A resurgent mining industry is lobbying the Legislature to make the state friendlier to the blockchain.
Two and a half years ago, Bitcoin crashed. The cryptocurrency fell from a peak value of nearly $20,000 in late 2017 to lows of about $3,200 a year later. The severe drop brought renewed scrutiny of the underlying technology, known as “blockchain,” as well as plentiful I-told-you-sos from critics.
Put as simply as possible, blockchain is a digital ledger on which transactions can be recorded anonymously across decentralized computer networks. When someone receives a Bitcoin, that asset is secured by a transaction ID, a unique string of numbers and letters. Bitcoin was the first, but other cryptocurrencies, such as Ethereum and Dogecoin, have joined the market. Bitcoin was designed as a finite resource—there will only ever be 21 million Bitcoins—that must be “mined” by giving over computer power to the network that secures each Bitcoin transaction. The more computer power granted to the network, the more Bitcoins received as a reward.
After the crash, the idea of a Texas Bitcoin gold rush, in which savvy crypto prospectors would set up giant industrial facilities to mine the currency with high-powered computers, seemed like another burst high-tech bubble. Wired even published a feature story in 2019 about the small town of Rockdale, which sits between Austin and College Station, where a Bitcoin boom and subsequent bust decimated the town’s dreams of renewed prosperity.
Yet, nearly two years later, the boom days seem to be back. So far, nearly 19 million Bitcoins have been mined, worth a total of roughly $1 trillion as of Thursday. It’s understandable, then, that more and more players have joined the effort to mine the remaining 2.3 million Bitcoins. The push to transform Texas’s abundance of rural areas with surprisingly robust and cheap electricity access into Bitcoin mining towns has exponentially increased, driven by the currency’s surge to record levels (as of April 29, one Bitcoin is worth close to $53,000. The high was earlier in April: $63,729.50).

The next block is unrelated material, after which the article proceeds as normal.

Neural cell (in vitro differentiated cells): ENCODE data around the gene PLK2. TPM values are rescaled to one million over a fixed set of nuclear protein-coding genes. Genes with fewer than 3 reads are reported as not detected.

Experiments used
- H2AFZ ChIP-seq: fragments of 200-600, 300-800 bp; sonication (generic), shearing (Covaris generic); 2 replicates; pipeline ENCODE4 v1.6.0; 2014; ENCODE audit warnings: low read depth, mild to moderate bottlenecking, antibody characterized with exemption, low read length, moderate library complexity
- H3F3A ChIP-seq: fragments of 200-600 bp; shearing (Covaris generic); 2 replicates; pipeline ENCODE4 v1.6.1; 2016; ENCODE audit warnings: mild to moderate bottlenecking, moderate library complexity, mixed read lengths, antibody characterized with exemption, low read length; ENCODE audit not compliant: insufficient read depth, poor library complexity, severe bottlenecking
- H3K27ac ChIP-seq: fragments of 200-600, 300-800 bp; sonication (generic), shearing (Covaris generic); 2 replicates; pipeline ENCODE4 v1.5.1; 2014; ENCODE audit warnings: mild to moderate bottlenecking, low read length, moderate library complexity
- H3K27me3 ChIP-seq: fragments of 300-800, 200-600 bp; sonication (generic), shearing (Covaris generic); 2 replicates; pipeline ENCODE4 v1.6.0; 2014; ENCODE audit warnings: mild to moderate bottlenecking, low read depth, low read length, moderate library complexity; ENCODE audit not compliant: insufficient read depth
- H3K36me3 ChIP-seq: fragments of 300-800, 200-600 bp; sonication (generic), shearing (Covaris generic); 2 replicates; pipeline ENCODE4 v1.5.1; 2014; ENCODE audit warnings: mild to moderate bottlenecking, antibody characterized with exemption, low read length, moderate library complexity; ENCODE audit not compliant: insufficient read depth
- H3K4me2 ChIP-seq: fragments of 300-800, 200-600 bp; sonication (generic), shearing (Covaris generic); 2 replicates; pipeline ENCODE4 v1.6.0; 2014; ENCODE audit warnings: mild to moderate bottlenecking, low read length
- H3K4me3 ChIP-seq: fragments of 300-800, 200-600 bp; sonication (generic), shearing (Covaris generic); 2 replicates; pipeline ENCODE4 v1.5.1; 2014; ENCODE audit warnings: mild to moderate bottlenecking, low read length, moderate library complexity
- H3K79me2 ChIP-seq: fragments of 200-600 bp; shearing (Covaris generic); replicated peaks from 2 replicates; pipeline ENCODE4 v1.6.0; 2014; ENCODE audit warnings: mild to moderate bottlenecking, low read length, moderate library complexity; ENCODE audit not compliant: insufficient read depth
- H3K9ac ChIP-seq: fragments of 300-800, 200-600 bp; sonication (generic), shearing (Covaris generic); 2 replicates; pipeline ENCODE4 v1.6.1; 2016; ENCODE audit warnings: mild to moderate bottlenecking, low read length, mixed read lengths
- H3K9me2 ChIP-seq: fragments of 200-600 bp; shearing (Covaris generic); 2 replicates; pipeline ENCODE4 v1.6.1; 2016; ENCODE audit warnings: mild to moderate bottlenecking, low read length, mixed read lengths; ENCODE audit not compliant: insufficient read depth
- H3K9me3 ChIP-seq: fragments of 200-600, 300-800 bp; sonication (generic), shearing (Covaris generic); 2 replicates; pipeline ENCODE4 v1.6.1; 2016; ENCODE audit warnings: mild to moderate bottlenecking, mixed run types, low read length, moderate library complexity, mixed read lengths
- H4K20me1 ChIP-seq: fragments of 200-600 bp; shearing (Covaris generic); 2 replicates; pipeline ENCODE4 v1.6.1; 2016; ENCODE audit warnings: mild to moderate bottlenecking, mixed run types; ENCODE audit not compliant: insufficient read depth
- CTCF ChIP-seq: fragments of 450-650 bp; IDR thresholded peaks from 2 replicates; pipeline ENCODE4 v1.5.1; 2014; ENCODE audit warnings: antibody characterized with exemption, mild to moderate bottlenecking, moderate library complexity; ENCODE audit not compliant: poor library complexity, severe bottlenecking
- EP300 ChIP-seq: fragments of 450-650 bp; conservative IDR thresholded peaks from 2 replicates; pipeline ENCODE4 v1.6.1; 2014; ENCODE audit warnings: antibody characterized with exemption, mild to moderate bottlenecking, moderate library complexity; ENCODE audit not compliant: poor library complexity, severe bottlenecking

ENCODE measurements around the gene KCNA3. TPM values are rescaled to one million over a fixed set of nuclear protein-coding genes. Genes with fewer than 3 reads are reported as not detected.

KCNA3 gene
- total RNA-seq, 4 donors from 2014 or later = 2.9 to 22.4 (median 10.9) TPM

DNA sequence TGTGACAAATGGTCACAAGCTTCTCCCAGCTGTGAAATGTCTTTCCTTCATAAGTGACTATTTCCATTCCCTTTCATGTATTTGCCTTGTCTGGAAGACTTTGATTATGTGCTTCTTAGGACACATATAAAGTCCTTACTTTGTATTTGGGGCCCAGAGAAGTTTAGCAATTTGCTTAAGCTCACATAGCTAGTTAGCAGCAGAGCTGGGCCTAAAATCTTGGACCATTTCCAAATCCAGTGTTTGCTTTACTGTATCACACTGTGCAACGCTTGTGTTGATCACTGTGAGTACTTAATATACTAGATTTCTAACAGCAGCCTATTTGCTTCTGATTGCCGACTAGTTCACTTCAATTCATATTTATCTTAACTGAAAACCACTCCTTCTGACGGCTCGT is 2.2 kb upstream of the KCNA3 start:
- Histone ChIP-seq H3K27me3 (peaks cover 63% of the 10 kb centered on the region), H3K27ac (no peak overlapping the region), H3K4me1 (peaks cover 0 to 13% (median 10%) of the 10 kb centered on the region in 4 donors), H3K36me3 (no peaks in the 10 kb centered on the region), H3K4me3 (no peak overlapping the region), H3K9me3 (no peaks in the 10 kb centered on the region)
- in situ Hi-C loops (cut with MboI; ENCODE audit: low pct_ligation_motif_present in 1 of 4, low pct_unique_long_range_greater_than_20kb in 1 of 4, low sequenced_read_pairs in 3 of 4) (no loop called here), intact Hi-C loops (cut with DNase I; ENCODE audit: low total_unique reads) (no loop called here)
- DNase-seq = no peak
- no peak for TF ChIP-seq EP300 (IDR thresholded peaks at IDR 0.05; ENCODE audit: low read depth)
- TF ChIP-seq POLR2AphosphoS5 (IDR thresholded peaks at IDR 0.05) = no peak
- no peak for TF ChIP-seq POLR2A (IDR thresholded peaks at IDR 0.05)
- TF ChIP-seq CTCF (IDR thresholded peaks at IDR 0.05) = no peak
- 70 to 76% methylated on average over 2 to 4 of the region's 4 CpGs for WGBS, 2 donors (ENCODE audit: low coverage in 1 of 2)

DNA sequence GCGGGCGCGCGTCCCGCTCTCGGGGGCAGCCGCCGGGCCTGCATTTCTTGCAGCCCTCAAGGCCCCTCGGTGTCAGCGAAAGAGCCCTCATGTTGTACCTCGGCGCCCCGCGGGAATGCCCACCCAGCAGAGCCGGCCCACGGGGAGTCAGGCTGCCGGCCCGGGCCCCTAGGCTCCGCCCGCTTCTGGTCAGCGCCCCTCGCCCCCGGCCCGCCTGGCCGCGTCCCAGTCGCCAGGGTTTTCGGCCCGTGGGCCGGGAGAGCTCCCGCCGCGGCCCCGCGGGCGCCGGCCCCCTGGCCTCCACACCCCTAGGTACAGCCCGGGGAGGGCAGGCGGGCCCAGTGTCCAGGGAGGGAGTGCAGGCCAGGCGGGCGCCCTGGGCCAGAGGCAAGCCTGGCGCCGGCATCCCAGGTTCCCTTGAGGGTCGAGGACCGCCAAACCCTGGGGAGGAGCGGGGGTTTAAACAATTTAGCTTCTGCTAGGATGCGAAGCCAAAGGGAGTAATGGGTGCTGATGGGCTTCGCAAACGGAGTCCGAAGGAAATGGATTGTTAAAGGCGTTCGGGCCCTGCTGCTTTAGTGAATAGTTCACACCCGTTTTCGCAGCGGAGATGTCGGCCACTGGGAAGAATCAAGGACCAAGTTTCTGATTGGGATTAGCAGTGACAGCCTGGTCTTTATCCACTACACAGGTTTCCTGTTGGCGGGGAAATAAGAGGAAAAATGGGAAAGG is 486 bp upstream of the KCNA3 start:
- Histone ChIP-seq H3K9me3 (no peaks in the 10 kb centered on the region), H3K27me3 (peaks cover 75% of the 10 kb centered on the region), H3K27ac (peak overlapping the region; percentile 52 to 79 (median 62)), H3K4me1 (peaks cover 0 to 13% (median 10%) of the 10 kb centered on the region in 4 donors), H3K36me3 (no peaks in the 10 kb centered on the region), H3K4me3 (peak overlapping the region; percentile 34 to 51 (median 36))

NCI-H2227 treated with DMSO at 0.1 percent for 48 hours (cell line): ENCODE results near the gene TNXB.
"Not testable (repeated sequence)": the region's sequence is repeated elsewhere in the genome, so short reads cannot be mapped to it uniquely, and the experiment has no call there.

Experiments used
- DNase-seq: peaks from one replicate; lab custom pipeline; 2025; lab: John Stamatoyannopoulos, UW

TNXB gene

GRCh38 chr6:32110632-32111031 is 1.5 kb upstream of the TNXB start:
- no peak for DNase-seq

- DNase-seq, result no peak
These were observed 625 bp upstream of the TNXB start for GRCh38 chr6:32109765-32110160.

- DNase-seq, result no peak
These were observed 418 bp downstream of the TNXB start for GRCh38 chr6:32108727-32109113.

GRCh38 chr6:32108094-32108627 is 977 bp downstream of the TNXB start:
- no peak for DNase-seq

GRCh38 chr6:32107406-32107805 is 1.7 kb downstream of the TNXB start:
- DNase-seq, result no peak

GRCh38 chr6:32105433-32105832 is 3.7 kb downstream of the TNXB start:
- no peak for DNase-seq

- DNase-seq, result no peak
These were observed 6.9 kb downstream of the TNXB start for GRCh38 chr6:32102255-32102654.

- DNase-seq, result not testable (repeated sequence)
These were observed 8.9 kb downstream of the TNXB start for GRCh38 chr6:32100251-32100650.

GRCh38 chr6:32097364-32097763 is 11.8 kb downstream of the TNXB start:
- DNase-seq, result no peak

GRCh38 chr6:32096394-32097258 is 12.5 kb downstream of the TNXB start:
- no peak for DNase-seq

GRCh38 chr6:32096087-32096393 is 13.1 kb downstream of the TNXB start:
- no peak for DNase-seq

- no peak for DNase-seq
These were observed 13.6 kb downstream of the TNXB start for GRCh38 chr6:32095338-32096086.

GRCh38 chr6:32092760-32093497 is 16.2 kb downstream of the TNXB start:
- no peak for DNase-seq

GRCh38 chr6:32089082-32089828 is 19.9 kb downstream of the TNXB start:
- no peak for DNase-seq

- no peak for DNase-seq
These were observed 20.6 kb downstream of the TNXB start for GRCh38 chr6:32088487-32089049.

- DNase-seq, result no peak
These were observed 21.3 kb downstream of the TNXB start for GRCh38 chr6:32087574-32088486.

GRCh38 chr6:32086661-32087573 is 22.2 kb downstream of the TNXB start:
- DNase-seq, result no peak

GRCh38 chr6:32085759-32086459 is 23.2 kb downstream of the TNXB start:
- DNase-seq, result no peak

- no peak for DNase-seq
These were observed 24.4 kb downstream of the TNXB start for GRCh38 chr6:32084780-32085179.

Bitcoin, it turns out, isn’t done with Rockdale; several companies are investing hundreds of millions there, taking advantage of electrical infrastructure left behind by Alcoa, a Pittsburgh-based aluminum company that at one time employed two thousand residents of the town. Earlier this month, the Bitcoin mining company Riot Blockchain signed a deal to buy Whinstone US’s Rockdale mining operation for $651 million in cash and stock. Texas now has the largest Bitcoin mining presence of any state.
Meanwhile an industry lobby calling itself the Texas Blockchain Council, which launched in November, is pushing state legislators to make Texas more blockchain-friendly. At least four bills introduced in the Texas House and Senate this spring are being promoted by the Council, whose members include Richardson-based Hadera Hashgraph, Ohio-based Hyland Software, and Austin-based Trammell Venture Partners.
One of the bills would make Texas only the second state in the U.S. to establish a Uniform Commercial Code amendment. The measure, similar to one passed in Wyoming in 2019, affirms digital currencies such as Bitcoin as valid for commercial transactions. At least one critic points out that the bill, as written, doesn’t do enough to establish what happens when real-world liens are enforced against someone’s virtual-currency assets.
Gallaga, Omar L. “Amid a Bitcoin Boom, Texas Leaders Get Cozier with Cryptocurrency.” Texas Monthly, 29 Apr. 2021, https://www.texasmonthly.com/news-politics/bitcoin-cryptocurrency-texas-blockchain-leader/